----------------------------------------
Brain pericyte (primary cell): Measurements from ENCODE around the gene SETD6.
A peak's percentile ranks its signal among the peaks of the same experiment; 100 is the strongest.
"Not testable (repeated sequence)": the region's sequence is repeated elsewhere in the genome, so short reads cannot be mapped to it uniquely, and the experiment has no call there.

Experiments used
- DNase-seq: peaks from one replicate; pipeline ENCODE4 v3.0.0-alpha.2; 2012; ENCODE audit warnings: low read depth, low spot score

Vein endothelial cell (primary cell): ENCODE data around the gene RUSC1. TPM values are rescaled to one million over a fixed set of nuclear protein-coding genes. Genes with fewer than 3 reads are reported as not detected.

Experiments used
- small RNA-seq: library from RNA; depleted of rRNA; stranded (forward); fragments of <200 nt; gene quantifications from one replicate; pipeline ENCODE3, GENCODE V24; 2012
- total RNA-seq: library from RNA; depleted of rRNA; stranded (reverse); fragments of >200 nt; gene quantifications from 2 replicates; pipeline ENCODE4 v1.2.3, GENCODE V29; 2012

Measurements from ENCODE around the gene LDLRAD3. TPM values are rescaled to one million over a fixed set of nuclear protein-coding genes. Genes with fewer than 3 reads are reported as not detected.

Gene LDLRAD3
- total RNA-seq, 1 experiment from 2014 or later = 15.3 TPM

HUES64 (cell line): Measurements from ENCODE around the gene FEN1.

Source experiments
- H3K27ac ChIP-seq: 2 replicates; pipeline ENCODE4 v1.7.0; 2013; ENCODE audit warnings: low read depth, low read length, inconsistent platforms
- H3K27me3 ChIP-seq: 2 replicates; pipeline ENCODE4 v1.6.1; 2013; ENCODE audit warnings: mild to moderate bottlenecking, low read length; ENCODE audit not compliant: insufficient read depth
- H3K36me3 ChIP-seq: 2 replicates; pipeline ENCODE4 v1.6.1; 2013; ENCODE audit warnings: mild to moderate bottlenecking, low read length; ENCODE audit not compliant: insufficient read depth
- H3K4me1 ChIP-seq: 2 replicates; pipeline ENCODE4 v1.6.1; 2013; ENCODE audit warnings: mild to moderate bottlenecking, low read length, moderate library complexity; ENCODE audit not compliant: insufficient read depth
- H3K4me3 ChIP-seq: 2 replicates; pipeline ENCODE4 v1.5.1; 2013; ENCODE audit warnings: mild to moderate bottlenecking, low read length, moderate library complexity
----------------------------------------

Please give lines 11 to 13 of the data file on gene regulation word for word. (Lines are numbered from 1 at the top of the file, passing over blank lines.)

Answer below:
Gene LDLRAD3
- total RNA-seq, 1 experiment from 2014 or later = 15.3 TPM

HUES64 (cell line): Measurements from ENCODE around the gene FEN1.